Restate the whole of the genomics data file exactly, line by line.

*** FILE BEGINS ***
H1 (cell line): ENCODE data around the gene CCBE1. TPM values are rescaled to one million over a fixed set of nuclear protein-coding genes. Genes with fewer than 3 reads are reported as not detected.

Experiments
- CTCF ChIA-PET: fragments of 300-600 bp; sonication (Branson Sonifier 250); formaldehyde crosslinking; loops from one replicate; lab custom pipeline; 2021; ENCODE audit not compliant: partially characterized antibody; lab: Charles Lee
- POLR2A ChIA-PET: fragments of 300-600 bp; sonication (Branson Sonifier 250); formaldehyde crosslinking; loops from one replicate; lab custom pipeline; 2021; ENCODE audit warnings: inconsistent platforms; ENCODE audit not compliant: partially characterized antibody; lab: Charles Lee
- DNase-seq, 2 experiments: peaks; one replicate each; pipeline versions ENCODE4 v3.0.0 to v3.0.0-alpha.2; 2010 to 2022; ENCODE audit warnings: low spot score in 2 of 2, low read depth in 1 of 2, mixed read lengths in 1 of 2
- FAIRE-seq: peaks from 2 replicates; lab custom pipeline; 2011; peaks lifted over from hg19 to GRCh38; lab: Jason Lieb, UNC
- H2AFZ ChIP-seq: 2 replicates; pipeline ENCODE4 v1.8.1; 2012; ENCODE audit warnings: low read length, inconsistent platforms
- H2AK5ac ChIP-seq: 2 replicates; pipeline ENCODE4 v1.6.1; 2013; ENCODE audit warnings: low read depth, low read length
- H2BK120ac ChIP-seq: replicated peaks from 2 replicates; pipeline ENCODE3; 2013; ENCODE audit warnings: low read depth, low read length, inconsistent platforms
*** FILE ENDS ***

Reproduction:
H1 (cell line): ENCODE data around the gene CCBE1. TPM values are rescaled to one million over a fixed set of nuclear protein-coding genes. Genes with fewer than 3 reads are reported as not detected.

Experiments
- CTCF ChIA-PET: fragments of 300-600 bp; sonication (Branson Sonifier 250); formaldehyde crosslinking; loops from one replicate; lab custom pipeline; 2021; ENCODE audit not compliant: partially characterized antibody; lab: Charles Lee
- POLR2A ChIA-PET: fragments of 300-600 bp; sonication (Branson Sonifier 250); formaldehyde crosslinking; loops from one replicate; lab custom pipeline; 2021; ENCODE audit warnings: inconsistent platforms; ENCODE audit not compliant: partially characterized antibody; lab: Charles Lee
- DNase-seq, 2 experiments: peaks; one replicate each; pipeline versions ENCODE4 v3.0.0 to v3.0.0-alpha.2; 2010 to 2022; ENCODE audit warnings: low spot score in 2 of 2, low read depth in 1 of 2, mixed read lengths in 1 of 2
- FAIRE-seq: peaks from 2 replicates; lab custom pipeline; 2011; peaks lifted over from hg19 to GRCh38; lab: Jason Lieb, UNC
- H2AFZ ChIP-seq: 2 replicates; pipeline ENCODE4 v1.8.1; 2012; ENCODE audit warnings: low read length, inconsistent platforms
- H2AK5ac ChIP-seq: 2 replicates; pipeline ENCODE4 v1.6.1; 2013; ENCODE audit warnings: low read depth, low read length
- H2BK120ac ChIP-seq: replicated peaks from 2 replicates; pipeline ENCODE3; 2013; ENCODE audit warnings: low read depth, low read length, inconsistent platforms